Japan has two religions: Shinto, its indigenous folk religion,
polytheistic and with neither a founder nor firm religious
principles; and Buddhism. The latter has a founder, of course,
the Buddha, who was from India, and a complete set of doctrines
based on a universal philosophy that transcends particular
ethnic groups. This transcendent philosophy is the reason Buddhism
crossed national borders into Southeast Asia, China, the Korean
Peninsula, and Japan, according to James M. Vardaman, Jr.,
professor of Asian history at Surugadai University in Japan,
in his book, Talking about Buddhism.
Shinto and Buddhism have both exerted a strong
influence on Japanese politics, society, culture, and art. While
Buddhism is more satisfying intellectually, it is Shinto that
speaks to the stronger human emotions. Today in Japan, for example,
celebrations for birth, marriage, and other happy occasions are
all based on Shinto rites.
Shinto priests offer various religious services to their congregations.
Many Shinto shrines sell a variety of religious goods such
as good luck talismans, called omamori, blessings, called
and written oracles. Many Japanese visit Shinto shrines to
celebrate birth and marriage, or more casually, to pray for
good luck, happiness, and protection from misfortune.
Unlike Buddhism, Shinto has not crossed national borders, but
Japanese emigrants to other lands brought Shinto with them
to such places as Sao Paulo, Brazil, and the states of Washington,
Oregon, California, and Hawai‘i.
In 1891, Shinto was introduced to the Big Island and Kaua‘i,
and then in 1904, it was introduced on O‘ahu, according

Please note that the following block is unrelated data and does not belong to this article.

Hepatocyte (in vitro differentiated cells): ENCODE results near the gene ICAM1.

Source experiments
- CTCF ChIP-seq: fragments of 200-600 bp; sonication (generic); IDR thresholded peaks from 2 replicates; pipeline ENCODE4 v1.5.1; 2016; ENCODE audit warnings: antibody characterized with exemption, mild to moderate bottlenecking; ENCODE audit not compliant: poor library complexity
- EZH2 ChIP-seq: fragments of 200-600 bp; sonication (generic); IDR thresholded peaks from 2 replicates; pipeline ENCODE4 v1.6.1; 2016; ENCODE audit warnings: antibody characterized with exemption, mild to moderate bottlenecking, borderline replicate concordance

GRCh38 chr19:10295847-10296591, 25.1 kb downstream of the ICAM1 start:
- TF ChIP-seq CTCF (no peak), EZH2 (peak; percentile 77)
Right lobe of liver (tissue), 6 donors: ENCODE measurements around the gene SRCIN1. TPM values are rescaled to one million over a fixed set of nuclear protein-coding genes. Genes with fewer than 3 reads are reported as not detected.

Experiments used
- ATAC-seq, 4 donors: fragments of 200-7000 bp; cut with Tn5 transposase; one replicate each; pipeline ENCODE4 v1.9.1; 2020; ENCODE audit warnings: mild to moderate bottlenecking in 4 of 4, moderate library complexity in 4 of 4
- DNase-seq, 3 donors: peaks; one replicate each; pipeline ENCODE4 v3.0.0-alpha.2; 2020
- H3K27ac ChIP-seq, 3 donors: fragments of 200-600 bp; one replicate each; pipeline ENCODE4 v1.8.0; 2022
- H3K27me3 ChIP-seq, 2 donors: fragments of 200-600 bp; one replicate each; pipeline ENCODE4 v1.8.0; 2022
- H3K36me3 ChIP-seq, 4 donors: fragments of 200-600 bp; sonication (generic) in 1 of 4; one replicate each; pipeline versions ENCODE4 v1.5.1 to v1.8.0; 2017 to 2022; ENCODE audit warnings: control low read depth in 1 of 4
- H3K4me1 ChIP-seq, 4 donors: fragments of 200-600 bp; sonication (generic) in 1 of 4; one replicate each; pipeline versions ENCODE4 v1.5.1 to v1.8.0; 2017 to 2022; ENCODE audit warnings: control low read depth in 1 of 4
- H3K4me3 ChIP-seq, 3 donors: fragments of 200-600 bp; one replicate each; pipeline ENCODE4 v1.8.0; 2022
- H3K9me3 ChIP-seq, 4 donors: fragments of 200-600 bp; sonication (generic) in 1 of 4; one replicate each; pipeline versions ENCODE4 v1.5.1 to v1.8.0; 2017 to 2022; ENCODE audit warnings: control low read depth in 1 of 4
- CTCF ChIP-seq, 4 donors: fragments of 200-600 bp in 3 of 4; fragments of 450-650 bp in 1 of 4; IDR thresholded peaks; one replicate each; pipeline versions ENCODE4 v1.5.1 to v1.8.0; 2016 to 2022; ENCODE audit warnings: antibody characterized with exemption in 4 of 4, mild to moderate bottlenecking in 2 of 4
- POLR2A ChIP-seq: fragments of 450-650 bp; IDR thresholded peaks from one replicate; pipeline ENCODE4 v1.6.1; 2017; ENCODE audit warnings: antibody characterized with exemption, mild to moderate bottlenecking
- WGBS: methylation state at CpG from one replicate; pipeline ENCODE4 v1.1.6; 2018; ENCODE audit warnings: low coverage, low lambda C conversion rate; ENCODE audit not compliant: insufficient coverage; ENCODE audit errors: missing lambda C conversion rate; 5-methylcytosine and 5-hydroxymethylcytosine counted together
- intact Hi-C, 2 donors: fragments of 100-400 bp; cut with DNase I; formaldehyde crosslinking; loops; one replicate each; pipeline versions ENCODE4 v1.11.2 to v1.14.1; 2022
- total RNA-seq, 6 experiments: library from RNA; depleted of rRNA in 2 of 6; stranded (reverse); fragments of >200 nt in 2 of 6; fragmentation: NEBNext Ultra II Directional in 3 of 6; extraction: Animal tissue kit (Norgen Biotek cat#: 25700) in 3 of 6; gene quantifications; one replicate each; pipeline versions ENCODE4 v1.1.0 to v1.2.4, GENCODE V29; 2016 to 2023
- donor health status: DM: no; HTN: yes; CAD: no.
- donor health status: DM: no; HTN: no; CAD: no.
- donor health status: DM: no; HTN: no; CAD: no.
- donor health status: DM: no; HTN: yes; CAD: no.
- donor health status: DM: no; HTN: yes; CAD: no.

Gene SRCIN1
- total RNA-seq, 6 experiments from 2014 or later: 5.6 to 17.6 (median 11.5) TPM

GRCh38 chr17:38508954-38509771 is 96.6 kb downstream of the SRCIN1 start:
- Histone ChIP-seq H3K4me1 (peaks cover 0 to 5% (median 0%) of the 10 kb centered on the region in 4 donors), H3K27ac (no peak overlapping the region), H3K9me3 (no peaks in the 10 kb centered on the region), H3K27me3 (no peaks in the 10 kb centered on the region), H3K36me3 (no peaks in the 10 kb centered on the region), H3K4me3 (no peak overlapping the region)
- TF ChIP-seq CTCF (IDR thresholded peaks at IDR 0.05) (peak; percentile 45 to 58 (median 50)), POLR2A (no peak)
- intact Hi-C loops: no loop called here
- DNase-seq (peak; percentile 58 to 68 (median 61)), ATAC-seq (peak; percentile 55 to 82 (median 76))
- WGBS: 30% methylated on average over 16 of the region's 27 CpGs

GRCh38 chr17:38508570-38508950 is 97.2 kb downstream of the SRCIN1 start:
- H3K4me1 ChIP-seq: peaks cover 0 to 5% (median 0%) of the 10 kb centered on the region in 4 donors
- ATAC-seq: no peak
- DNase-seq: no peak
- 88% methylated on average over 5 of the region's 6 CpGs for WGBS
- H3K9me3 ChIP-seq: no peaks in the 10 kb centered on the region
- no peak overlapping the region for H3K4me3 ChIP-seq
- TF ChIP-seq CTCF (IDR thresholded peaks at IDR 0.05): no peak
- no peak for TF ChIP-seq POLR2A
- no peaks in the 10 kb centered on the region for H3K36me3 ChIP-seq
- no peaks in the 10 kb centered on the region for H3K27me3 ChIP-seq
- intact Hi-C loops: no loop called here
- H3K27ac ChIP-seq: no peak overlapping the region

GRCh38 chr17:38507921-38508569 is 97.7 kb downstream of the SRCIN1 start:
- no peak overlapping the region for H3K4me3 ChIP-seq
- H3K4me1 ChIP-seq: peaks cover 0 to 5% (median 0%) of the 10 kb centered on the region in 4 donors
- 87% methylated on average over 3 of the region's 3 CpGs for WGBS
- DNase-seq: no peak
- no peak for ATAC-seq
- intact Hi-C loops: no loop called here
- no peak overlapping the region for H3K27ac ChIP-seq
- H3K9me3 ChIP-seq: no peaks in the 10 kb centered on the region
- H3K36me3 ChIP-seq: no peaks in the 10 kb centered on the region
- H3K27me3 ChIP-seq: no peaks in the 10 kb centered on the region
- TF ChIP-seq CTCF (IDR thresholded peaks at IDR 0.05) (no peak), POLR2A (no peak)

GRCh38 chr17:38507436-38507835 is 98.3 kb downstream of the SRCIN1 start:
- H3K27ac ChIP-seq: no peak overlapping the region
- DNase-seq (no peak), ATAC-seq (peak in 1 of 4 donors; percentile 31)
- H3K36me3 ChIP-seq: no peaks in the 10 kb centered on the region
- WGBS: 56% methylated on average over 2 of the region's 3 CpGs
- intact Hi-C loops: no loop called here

to Tatuya Yumiyama, assistant professor of humanities at Japan’s
Taisho University (http://homepage1.nifty.com/yumiyama/index.html).
Japanese immigrants needed to establish Shinto shrines in their
communities because the shrines were necessary for them to have
festivals or be purified by priests,” said Daiya Amano,
the head priest at Izumo Shinto mission of Hawai‘i.
On O‘ahu, 60 Shinto missions existed before World War II.
Today only four Shinto shrines remain, and Izumo, which was built
in 1906, is the only one located near HPU’s downtown
campus at 215 North Kukui Street. (Even though Izumo Shinto
dismantled during World War II, it was rebuilt in 1968.)
There are 231 Izumo Shinto Shrines, including the original
Izumo Grand Shrine of Shimane prefecture, in Japan. The Izumo
Shrine is said to be the oldest shrine in Japan.
In Japan, Izumo Shinto Shrines are famous for match making.
According to Amano, Japanese used to believe all the gods
the god of Izumo, the parent of all gods, in the Izumo Shrine,
in October to decide everything, including match making.
Consequently, October was called Kana Tuki in the Japanese
Kana means "no god exists," because the gods are
all at the Izumo Shrine during October.
We conduct weddings held in Shinto rites at the (Izumo) shrine
of Hawai'i," Amano said. "But only about 10 couples
hold wedding ceremonies each year, so Hawai'i Izumo Shinto
Shrine is not famous for matchmaking."
He added: "There are some cultural differences between
Japan and the United States, but we provide mostly the same
services as those in Japan."
The Izumo shrine holds some religious services including
baby's first blessing, weddings, New Year's Day, and monthly
services. Normally, Shinto holds no particular day special
for services. However, "Every month, we hold worship service
on the 10th day of the month," Amano said. "because
I want to make opportunities for people to understand what